Polarization creates a poor game experience since players do not feel in control of the outcome of the game. Their decisions matter less, and when faced with a game in which you have little control over the outcome, it leads to a frustrating experience. This isn’t just true for a card game, it’s true for every game: Any MOBA or WoW PvP player can attest to the frustration of stun mechanics being too powerful and preventing control of your character. Queuing into 80-20 matchups is a similar experience of lacking that control. We want to be able to actually play the game and feel like most of our decisions matter.

AN IMPORTANT REMINDER

Without the community’s contribution of data through either Track-o-Bot or Hearthstone Deck Tracker, articles such as these would not be possible. Contributing data is very easy and takes a few simple steps, after which no other action is required. If you enjoy our content, and would like to make sure it remains consistent and free – Sign Up!

Thank you, and see you in the next Data Reaper Report.

24 Comments

  1. The most fun in HS for me is building or teching decks, always aiming to counter the meta. (It’s not an effective strategy at all right know).

    But one thing I wished I could do in the past, perhaps could help right know. I have been so often down to the point where I said to myself:

    If I only could ban one class on ladder.

    Please discuss about one class ban on ladder. It could be a good solution for the game experiencie besides balancing and nerfs! Just think about it. Odd warrior loosing relevance, getting banned by aggressive decks. No late game matchups for Quest Rogue anymore. Priest getting a good spot in the meta, banning druids etc. Etc.

    @Blizzard
    1. Get rid of Power Creep like Quests and Baku
    2. Add reliable counterplay (in advance!!!) for prevalent strategies
    3. Allow one class ban on ladder
    4. Players experience an interactive game, where decisions matter, decicions in the deck builder and in the game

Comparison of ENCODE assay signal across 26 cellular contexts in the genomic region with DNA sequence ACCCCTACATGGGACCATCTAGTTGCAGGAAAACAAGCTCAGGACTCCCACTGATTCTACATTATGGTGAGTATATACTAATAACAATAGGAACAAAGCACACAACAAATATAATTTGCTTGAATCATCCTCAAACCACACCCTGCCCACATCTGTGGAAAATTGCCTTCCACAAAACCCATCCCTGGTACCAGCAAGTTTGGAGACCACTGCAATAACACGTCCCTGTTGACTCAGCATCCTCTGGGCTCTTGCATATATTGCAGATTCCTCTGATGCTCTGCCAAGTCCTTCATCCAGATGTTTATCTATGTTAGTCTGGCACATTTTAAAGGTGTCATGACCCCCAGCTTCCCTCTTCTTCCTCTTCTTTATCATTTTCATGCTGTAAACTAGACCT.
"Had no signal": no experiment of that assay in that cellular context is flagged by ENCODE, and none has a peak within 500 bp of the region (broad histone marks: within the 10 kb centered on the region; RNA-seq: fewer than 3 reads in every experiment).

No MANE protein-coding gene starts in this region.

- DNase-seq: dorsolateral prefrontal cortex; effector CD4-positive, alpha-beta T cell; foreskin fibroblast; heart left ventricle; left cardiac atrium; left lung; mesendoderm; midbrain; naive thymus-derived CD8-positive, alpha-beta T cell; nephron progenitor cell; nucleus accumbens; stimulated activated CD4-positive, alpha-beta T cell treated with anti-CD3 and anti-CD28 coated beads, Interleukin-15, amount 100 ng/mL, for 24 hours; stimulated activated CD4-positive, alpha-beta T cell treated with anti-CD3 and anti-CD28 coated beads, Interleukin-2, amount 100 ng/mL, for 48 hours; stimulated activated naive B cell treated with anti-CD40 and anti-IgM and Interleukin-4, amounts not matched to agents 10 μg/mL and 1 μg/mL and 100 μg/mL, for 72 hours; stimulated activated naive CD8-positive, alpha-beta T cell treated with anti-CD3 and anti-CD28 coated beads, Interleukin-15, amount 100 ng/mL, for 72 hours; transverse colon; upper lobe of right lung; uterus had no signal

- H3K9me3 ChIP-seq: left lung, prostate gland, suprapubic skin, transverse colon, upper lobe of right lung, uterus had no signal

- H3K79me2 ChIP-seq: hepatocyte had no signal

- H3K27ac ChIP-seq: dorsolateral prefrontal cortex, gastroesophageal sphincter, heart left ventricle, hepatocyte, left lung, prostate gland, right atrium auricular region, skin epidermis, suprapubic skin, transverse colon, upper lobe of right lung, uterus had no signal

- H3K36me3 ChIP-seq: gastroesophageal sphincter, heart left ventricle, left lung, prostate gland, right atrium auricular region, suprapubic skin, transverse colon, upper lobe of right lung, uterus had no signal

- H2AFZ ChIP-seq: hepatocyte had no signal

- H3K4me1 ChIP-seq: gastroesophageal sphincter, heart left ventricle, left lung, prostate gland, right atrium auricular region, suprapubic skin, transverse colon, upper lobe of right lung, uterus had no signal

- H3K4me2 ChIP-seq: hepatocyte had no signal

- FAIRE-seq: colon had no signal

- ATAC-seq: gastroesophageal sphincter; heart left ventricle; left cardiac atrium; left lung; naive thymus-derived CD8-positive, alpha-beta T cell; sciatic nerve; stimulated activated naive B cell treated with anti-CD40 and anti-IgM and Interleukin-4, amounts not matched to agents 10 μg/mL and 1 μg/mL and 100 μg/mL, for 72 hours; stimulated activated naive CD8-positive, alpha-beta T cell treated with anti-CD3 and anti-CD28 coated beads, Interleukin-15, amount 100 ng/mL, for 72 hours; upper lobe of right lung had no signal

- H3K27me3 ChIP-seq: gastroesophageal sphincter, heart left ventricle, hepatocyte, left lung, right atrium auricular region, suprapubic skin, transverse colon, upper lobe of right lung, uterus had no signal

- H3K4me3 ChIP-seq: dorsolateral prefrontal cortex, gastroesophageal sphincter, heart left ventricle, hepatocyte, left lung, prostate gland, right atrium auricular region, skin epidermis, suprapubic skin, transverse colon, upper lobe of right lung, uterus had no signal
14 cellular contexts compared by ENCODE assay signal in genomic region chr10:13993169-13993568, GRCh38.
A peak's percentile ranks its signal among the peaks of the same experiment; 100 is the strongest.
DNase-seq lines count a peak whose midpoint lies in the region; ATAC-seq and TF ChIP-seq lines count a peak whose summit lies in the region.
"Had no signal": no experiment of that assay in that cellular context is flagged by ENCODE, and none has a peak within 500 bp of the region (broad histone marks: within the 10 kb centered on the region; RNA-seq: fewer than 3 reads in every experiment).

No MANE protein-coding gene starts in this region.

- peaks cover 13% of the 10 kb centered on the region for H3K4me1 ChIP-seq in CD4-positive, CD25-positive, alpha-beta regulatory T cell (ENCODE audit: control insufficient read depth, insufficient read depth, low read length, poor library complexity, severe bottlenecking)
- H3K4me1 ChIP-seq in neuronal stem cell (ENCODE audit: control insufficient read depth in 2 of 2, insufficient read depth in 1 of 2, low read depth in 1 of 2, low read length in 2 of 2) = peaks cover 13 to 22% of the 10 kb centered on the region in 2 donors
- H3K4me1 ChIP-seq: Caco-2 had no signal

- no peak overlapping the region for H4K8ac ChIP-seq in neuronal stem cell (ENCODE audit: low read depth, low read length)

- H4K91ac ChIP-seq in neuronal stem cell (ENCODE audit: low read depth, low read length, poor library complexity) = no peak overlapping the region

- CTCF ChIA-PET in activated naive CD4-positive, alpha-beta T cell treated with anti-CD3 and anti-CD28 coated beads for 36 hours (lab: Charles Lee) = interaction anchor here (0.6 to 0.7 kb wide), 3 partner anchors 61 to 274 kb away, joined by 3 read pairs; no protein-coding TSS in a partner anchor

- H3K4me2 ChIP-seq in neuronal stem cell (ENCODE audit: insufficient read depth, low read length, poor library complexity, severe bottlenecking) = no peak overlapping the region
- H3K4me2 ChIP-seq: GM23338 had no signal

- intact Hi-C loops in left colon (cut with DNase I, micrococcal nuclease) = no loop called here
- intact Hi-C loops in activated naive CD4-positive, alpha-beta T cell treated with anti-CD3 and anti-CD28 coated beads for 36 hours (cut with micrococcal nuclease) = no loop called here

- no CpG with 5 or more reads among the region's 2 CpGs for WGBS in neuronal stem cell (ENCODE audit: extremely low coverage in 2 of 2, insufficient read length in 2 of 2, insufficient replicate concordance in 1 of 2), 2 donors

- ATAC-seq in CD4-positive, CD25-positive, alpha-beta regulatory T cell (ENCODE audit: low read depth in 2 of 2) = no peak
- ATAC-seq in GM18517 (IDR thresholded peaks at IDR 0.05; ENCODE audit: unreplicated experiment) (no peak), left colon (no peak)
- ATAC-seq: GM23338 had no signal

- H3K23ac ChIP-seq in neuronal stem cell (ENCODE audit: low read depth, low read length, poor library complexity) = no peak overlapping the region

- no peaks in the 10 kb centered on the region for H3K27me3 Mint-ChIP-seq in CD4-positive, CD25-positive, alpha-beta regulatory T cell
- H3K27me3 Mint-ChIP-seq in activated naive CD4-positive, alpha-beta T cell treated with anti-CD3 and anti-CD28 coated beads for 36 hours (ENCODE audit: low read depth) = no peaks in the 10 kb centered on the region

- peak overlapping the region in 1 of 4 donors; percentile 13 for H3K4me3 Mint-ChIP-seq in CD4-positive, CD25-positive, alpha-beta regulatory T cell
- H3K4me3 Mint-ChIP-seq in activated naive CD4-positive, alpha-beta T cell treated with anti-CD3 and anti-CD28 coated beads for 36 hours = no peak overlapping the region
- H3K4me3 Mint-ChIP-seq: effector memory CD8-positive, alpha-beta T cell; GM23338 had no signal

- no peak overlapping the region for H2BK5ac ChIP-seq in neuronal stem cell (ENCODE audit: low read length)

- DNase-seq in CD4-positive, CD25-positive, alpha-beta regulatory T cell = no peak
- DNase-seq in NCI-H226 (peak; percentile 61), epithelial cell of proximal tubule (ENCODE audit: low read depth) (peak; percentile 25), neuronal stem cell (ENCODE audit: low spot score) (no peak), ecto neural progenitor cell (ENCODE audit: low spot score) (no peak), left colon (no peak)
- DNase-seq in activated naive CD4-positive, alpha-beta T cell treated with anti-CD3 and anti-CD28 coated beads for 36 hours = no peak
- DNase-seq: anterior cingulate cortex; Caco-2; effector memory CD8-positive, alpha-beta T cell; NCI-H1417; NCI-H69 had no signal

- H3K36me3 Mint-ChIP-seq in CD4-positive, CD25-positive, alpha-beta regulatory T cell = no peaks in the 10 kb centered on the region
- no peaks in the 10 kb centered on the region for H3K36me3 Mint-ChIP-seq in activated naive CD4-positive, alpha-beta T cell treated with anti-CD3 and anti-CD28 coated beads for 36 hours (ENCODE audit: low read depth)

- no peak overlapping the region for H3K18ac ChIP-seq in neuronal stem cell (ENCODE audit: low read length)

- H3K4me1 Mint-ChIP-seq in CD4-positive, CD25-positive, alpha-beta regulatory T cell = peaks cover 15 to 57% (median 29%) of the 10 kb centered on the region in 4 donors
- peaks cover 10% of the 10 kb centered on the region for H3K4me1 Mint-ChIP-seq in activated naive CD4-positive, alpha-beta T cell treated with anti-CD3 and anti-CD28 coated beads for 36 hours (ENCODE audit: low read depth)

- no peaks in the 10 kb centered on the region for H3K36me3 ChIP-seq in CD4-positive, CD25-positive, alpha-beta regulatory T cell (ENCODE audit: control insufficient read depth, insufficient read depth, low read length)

5. Profit

  2. Great content!
    Finally there’s statistical proof about we’re not getting insane. I observed myself in the past year+ getting increasingly more agitated while queueing about “what will I queue into” regardless of the deck I play.

    Token druid is the calmest deck I’ve found since WW, not feeling oppressive or oppressed in the MU. Math proves my feelings to it as it’s the lowest score from the decks I’ve played. While we could argue about how precise the numbers are given the effect of mirror matches on the numbers, it reinforces anecdotal evidence and makes sense.

    Keep up the awesome work guys!
    (ps: if it’s not too cheeky to suggest, if you’re anyway in the business of proving “what’s wrong with HS development”. I’d love to see a statistical analysis about highroll effect in mulligan+first few draws. I think it’s important as it generates a high casino effect in some decks and also skews winrates closer to 50% in any statistic because it either happens or not. In the end the game outcome for such decks (I’m looking at you zoo, taunt druid etc.) is more influenced by RNG than real decisions.)
    Cheers

  3. Very good article!

    In my opinion, the polarity of matchups is near the core of hearthstones problems, but it is not the core itself. However, a too big polarity isn’t good, such as a too small polarity. (Perhapst allready the meta polarity of karazhan was too small, if there was no good counter for shaman.)